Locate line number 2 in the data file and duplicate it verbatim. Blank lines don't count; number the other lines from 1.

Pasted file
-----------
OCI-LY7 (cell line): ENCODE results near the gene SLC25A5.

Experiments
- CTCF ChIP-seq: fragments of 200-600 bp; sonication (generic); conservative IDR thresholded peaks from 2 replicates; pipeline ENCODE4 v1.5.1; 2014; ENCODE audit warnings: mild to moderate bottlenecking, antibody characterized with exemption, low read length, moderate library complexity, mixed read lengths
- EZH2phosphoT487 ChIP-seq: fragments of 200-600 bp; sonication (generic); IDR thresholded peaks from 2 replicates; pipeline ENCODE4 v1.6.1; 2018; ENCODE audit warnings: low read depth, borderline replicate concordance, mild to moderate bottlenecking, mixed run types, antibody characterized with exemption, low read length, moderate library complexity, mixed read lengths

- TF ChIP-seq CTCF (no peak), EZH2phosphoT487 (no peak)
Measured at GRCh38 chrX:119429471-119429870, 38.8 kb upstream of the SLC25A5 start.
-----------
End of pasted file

Experiments